At least 864 students and 26 staff members from the Toms River, New Jersey, school district are in quarantine after being exposed to COVID-19, officials say.
One of the largest school districts in the Garden State, Toms River has more than 15,000 students. The feared outbreak, which occurred just three weeks into the school year, has affected about 6 percent of the student population.
More than 218 Toms River students have tested positive for COVID since classes began this September. The positive tests have sent many others who came into contact with those students into isolation.
Experts are trying to figure out what caused the virus to spread so rapidly among students and staff.
The district was widely criticized at the beginning of the fall semester for making masks optional in classrooms with no air conditioning. The district made masks mandatory last week.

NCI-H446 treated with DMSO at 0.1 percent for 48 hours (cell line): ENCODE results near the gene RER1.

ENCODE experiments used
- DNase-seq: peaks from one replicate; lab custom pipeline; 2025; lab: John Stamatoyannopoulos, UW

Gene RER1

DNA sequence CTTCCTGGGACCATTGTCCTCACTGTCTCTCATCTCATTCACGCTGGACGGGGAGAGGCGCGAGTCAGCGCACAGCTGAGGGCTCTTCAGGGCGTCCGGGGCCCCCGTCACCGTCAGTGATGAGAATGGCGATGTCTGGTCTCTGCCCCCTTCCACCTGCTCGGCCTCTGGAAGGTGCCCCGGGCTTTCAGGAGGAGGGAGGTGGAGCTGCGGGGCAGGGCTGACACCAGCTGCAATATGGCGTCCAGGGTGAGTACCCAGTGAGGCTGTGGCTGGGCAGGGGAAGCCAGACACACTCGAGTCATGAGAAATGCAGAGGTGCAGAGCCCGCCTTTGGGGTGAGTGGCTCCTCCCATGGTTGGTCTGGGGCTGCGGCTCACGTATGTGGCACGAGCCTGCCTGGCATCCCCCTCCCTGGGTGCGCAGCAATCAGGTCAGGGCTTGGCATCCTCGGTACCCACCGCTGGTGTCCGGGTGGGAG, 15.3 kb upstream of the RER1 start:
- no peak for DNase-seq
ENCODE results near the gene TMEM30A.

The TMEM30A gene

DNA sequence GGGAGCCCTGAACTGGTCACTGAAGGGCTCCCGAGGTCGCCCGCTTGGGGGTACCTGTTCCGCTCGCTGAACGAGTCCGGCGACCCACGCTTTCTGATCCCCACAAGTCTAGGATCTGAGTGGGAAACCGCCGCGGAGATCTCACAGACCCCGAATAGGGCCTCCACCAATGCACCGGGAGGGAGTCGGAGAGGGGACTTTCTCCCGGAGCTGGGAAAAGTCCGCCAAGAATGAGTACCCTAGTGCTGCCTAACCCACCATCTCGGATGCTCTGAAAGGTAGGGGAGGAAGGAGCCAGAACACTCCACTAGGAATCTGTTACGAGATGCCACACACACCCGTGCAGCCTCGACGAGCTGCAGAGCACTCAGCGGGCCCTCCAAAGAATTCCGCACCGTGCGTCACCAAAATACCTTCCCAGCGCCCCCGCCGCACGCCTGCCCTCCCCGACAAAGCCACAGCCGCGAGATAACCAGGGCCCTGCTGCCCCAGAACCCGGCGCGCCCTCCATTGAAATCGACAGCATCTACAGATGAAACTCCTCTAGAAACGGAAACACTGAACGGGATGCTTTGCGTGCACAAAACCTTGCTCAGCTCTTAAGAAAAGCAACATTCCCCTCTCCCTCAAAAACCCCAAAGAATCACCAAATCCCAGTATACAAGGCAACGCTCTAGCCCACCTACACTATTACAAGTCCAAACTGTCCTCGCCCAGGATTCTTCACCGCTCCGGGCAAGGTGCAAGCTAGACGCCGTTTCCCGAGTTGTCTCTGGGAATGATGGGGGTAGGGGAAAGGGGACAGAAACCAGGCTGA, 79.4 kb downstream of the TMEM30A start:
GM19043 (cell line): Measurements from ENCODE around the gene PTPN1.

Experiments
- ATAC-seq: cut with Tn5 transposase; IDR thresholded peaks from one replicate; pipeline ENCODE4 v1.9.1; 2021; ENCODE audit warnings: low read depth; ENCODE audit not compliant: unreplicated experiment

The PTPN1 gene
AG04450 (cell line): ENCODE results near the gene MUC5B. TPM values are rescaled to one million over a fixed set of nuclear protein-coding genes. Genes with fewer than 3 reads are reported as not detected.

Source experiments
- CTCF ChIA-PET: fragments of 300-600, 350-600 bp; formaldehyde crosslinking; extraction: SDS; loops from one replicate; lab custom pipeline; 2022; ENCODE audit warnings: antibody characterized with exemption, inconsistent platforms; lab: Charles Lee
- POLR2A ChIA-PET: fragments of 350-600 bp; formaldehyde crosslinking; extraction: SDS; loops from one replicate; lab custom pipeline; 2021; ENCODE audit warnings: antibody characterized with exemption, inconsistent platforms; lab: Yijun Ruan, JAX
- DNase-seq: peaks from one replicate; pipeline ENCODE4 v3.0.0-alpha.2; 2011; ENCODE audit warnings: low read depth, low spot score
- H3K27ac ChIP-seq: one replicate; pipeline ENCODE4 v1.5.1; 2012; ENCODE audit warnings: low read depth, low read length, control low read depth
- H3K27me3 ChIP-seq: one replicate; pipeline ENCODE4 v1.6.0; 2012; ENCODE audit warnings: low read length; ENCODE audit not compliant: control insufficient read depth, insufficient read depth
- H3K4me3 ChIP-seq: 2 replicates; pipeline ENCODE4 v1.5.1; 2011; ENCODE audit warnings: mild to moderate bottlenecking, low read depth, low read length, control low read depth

Superintendent Stephen Genco says the district is "not nearly" at the point at which it will close schools again due to COVID, adding that the number of students in quarantine is trending downward each day.
Genco believes the positive cases are mostly connected to students' late-summer activities from before classes began and that the numbers will continue going down as kids spend more time in masks in school.
The state Department of Health is working with the school district to determine the source of the outbreak. Gov. Phil Murphy said Wednesday that there's no evidence yet to suggest the district's short-lived mask policy played a role in the spread.
New Jersey is currently managing 39 outbreaks across 16 of 21 counties. The state recently surpassed 1 million positive PCR tests since March 2020, meaning that approximately 1 in 9 New Jerseyans have had COVID-19 at some point.